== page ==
Multiple Benefits

By producing their own chips, manufacturers can gain increased autonomy and self-reliance over semiconductor suppliers. “Businesses also have the potential to frame the innovation and design of chips to their specific technology products,” Bollinger says.

Supply chain concerns aside, for many manufacturers the primary appeal of producing in-house chip designs is gaining the ability to create custom-made chips that fit their specific requirements. “This gives them more control over the integration of software and hardware while differentiating them from their competition through performance and energy efficiency improvements that might not be possible with generic chips,” explains Syed Alam, global semiconductor lead at business advisory firm Accenture.

Cost is the major barrier preventing many manufacturers from in-sourcing chips. “Designing your own chips requires setting up a design team as well as investments in R&D, which only large companies with more financial flexibility can afford,” Alam says.

Time-to-production is another important, and often discouraging, factor. Building a team of chip development experts, and then designing, prototyping, and testing a chip technology is an expensive process that often takes years. “For companies new to chip design, the ROI, whether achieved through monetizing differentiation, penetrating new markets, charging higher prices, or manufacturing in higher volumes, is a gamble,” Tasker says. “Because of this, the decision [to develop chips in-house] is not generally undertaken as an experiment.”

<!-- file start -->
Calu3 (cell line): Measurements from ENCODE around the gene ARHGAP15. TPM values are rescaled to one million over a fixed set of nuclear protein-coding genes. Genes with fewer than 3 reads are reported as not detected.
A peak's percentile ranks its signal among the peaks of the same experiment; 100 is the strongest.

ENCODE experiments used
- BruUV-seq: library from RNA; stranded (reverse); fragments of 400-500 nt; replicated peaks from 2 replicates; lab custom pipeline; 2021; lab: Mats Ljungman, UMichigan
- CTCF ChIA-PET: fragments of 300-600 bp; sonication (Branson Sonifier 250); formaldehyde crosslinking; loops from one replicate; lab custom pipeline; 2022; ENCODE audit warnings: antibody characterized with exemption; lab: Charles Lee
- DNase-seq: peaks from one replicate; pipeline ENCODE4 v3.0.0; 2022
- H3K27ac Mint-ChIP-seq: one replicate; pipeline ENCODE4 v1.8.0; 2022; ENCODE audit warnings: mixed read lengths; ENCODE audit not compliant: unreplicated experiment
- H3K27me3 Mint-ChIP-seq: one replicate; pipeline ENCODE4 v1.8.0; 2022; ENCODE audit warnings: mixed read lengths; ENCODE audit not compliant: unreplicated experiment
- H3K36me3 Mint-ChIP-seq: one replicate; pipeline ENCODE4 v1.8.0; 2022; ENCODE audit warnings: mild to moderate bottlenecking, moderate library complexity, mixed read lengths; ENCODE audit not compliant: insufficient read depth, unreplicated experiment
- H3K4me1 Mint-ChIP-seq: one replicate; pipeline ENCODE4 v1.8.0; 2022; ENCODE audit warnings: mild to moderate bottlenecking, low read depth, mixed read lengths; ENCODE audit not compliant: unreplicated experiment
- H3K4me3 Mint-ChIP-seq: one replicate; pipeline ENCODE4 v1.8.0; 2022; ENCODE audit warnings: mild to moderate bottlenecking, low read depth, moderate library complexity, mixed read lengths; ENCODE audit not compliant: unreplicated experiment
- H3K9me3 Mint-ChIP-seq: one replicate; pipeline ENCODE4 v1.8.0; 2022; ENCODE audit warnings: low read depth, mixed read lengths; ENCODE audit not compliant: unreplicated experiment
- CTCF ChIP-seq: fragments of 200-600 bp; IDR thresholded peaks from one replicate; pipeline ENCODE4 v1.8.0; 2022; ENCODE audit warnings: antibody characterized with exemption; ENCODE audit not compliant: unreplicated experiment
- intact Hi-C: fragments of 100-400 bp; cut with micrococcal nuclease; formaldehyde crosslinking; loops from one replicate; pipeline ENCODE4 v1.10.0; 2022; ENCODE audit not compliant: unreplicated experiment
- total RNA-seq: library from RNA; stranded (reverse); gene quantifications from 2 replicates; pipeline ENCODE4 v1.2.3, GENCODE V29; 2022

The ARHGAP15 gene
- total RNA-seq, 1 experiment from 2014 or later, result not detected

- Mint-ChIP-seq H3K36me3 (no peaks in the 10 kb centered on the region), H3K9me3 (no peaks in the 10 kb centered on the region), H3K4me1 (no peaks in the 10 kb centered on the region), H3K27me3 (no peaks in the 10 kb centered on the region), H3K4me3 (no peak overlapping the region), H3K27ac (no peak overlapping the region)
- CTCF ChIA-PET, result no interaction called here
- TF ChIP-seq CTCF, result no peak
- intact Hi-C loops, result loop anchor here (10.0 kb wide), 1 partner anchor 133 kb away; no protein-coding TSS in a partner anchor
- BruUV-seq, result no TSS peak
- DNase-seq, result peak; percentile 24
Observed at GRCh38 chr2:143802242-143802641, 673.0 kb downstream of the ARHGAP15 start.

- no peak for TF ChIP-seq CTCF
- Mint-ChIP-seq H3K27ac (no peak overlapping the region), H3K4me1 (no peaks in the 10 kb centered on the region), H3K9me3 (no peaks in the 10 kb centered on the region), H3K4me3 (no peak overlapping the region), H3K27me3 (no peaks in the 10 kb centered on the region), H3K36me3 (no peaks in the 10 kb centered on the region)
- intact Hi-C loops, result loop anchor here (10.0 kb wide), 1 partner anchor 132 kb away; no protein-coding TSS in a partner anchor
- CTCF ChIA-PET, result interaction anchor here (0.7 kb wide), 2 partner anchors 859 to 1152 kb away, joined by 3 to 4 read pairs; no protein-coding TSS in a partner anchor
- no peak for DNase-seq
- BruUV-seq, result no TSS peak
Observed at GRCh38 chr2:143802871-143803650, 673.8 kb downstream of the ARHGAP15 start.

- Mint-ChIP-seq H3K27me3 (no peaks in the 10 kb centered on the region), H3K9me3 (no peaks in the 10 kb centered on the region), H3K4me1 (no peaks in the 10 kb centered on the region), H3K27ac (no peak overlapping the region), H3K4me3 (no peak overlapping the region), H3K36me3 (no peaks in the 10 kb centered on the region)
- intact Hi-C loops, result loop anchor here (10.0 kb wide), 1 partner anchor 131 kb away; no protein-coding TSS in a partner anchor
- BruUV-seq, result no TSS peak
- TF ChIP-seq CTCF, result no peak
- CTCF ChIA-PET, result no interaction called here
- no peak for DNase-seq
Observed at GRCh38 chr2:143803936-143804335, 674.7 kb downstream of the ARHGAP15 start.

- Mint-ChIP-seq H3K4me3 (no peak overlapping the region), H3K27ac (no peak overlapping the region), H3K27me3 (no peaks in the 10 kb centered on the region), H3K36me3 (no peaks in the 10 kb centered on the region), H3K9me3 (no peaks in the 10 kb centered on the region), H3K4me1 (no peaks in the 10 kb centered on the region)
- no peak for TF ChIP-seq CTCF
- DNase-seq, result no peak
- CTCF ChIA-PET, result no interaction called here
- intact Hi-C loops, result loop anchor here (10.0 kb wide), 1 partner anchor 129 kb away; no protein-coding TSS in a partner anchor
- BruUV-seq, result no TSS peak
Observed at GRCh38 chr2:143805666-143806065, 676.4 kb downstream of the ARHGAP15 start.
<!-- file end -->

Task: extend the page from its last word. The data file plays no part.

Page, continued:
When creating highly specialized chips, manufacturers must consider the expense and time needed to produce enough. Firms also must bear the risk of creating too many devices. “Without a wider market for their chips, unforeseen changes in demand for a company’s end-product could leave its specialized chips unused and obsolete,” Bollinger warns.


Businesses deciding to design chips internally generally do so only after carefully considering the benefits, measured risks, cost tradeoffs, and the intent to stay the course. Tasker's recommendation: “Chip design is not for the faint of heart or shallow of pockets.”

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About the Author(s)

John Edwards

Technology Journalist & Author

John Edwards is a veteran business technology journalist. His work has appeared in The New York Times, The Washington Post, and numerous business and technology publications, including Computerworld, CFO Magazine, IBM Data Management Magazine, RFID Journal, and Electronic Design. He has also written columns for The Economist's Business Intelligence Unit and PricewaterhouseCoopers' Communications Direct. John has authored several books on business technology topics. His work began appearing online as early as 1983. Throughout the 1980s and 90s, he wrote daily news and feature articles for both the CompuServe and Prodigy online services. His "Behind the Screens" commentaries made him the world's first known professional blogger.